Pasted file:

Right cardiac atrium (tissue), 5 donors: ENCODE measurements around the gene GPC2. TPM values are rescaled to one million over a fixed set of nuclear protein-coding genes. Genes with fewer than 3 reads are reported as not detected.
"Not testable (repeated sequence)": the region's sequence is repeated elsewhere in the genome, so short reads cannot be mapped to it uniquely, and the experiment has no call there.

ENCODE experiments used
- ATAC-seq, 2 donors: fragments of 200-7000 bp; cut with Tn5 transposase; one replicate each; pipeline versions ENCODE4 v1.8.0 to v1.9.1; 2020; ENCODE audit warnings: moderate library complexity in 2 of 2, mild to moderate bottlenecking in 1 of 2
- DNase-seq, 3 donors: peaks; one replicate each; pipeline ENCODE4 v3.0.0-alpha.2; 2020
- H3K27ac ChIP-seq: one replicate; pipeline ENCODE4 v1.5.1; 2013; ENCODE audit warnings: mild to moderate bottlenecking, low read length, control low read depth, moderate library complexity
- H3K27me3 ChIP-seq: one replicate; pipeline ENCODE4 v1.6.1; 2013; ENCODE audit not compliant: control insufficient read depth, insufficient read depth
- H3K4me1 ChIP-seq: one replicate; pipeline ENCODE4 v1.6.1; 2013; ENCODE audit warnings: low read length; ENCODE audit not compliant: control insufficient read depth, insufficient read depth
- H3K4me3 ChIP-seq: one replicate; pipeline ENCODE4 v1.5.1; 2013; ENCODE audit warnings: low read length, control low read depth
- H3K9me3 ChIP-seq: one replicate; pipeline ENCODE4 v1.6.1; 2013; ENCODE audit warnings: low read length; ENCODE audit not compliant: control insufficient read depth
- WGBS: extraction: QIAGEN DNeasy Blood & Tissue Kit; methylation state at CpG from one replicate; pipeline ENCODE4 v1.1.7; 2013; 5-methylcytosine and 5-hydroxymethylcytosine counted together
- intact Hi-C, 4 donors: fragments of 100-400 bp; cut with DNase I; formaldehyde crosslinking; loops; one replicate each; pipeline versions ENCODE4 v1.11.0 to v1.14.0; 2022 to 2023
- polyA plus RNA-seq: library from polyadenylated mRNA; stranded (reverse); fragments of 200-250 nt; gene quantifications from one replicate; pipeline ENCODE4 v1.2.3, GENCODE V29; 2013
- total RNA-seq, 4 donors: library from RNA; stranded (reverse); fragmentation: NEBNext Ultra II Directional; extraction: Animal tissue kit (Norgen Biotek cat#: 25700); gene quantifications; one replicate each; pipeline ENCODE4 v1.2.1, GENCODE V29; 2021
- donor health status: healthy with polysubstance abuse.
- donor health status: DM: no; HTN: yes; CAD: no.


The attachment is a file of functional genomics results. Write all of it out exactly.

Right cardiac atrium (tissue), 5 donors: ENCODE measurements around the gene GPC2. TPM values are rescaled to one million over a fixed set of nuclear protein-coding genes. Genes with fewer than 3 reads are reported as not detected.
"Not testable (repeated sequence)": the region's sequence is repeated elsewhere in the genome, so short reads cannot be mapped to it uniquely, and the experiment has no call there.

ENCODE experiments used
- ATAC-seq, 2 donors: fragments of 200-7000 bp; cut with Tn5 transposase; one replicate each; pipeline versions ENCODE4 v1.8.0 to v1.9.1; 2020; ENCODE audit warnings: moderate library complexity in 2 of 2, mild to moderate bottlenecking in 1 of 2
- DNase-seq, 3 donors: peaks; one replicate each; pipeline ENCODE4 v3.0.0-alpha.2; 2020
- H3K27ac ChIP-seq: one replicate; pipeline ENCODE4 v1.5.1; 2013; ENCODE audit warnings: mild to moderate bottlenecking, low read length, control low read depth, moderate library complexity
- H3K27me3 ChIP-seq: one replicate; pipeline ENCODE4 v1.6.1; 2013; ENCODE audit not compliant: control insufficient read depth, insufficient read depth
- H3K4me1 ChIP-seq: one replicate; pipeline ENCODE4 v1.6.1; 2013; ENCODE audit warnings: low read length; ENCODE audit not compliant: control insufficient read depth, insufficient read depth
- H3K4me3 ChIP-seq: one replicate; pipeline ENCODE4 v1.5.1; 2013; ENCODE audit warnings: low read length, control low read depth
- H3K9me3 ChIP-seq: one replicate; pipeline ENCODE4 v1.6.1; 2013; ENCODE audit warnings: low read length; ENCODE audit not compliant: control insufficient read depth
- WGBS: extraction: QIAGEN DNeasy Blood & Tissue Kit; methylation state at CpG from one replicate; pipeline ENCODE4 v1.1.7; 2013; 5-methylcytosine and 5-hydroxymethylcytosine counted together
- intact Hi-C, 4 donors: fragments of 100-400 bp; cut with DNase I; formaldehyde crosslinking; loops; one replicate each; pipeline versions ENCODE4 v1.11.0 to v1.14.0; 2022 to 2023
- polyA plus RNA-seq: library from polyadenylated mRNA; stranded (reverse); fragments of 200-250 nt; gene quantifications from one replicate; pipeline ENCODE4 v1.2.3, GENCODE V29; 2013
- total RNA-seq, 4 donors: library from RNA; stranded (reverse); fragmentation: NEBNext Ultra II Directional; extraction: Animal tissue kit (Norgen Biotek cat#: 25700); gene quantifications; one replicate each; pipeline ENCODE4 v1.2.1, GENCODE V29; 2021
- donor health status: healthy with polysubstance abuse.
- donor health status: DM: no; HTN: yes; CAD: no.